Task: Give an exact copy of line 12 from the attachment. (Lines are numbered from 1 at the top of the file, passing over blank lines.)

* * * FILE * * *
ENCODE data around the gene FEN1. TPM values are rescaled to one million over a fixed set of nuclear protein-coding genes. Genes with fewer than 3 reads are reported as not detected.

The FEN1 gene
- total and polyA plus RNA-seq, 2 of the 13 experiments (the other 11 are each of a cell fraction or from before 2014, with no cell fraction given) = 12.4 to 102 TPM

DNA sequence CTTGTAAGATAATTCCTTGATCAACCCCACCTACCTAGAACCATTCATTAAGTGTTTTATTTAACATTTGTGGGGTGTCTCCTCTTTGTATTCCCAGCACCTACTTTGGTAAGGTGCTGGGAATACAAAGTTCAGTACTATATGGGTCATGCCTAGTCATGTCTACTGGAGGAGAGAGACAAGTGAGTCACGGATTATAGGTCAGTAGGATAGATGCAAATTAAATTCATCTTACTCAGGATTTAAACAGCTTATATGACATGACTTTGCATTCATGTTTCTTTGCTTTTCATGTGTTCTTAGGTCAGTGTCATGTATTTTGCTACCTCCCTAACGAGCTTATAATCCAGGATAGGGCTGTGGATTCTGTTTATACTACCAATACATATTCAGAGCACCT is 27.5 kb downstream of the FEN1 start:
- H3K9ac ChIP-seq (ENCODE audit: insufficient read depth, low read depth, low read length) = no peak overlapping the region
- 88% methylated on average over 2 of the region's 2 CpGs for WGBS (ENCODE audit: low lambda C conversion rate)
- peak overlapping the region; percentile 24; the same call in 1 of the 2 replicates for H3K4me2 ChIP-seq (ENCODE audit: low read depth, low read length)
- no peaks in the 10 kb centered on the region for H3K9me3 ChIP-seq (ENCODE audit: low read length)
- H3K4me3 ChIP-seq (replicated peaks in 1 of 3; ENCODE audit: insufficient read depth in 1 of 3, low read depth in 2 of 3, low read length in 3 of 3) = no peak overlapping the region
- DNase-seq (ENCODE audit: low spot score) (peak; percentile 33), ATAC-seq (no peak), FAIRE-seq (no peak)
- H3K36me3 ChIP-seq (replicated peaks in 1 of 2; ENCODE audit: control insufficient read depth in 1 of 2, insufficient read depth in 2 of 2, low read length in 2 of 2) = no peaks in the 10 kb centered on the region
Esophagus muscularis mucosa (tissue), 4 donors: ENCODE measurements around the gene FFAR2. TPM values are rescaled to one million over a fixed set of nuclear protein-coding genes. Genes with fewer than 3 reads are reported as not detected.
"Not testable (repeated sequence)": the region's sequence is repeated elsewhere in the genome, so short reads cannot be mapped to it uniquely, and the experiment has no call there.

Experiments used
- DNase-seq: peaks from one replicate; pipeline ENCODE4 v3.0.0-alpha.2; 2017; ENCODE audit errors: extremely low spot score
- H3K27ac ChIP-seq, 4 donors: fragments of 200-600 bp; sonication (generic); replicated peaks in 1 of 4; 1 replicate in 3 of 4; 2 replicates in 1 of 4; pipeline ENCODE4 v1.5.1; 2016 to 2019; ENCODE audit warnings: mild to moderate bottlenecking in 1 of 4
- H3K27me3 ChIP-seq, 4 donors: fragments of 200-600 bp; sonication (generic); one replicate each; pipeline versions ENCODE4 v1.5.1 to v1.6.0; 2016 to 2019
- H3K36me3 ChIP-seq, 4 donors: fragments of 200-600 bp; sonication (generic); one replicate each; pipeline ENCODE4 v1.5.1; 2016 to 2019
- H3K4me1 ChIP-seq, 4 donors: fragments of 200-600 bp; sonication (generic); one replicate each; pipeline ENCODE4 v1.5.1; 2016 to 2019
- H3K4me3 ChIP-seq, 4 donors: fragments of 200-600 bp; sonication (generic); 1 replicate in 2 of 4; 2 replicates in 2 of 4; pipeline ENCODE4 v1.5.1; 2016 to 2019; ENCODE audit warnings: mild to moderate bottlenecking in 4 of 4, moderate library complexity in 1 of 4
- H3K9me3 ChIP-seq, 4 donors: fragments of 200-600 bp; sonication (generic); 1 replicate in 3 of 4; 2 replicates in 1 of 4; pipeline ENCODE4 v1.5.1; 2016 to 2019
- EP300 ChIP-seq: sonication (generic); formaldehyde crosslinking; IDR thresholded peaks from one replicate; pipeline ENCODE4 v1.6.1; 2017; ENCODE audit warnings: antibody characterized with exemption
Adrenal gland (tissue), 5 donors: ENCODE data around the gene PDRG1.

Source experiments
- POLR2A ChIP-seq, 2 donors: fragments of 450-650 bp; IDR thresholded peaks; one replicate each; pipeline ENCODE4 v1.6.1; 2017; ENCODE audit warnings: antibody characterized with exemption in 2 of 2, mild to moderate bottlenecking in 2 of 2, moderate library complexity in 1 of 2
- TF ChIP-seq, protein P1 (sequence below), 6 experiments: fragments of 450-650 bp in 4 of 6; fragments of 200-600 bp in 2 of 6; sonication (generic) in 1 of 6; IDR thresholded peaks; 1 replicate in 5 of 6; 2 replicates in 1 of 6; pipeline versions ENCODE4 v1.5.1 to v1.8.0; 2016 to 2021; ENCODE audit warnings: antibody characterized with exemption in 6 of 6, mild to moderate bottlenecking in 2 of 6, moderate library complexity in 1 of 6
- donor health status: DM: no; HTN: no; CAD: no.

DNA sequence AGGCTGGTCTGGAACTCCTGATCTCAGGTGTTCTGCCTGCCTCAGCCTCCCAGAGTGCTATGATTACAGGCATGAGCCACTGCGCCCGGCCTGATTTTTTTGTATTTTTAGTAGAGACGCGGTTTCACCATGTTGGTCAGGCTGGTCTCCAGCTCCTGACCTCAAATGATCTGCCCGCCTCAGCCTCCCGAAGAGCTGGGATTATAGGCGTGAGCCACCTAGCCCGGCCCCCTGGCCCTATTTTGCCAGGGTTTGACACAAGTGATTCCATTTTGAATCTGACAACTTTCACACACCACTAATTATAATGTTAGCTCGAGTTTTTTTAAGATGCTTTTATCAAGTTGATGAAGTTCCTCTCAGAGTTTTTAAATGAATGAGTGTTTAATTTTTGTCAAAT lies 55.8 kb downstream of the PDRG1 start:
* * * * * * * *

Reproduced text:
Esophagus muscularis mucosa (tissue), 4 donors: ENCODE measurements around the gene FFAR2. TPM values are rescaled to one million over a fixed set of nuclear protein-coding genes. Genes with fewer than 3 reads are reported as not detected.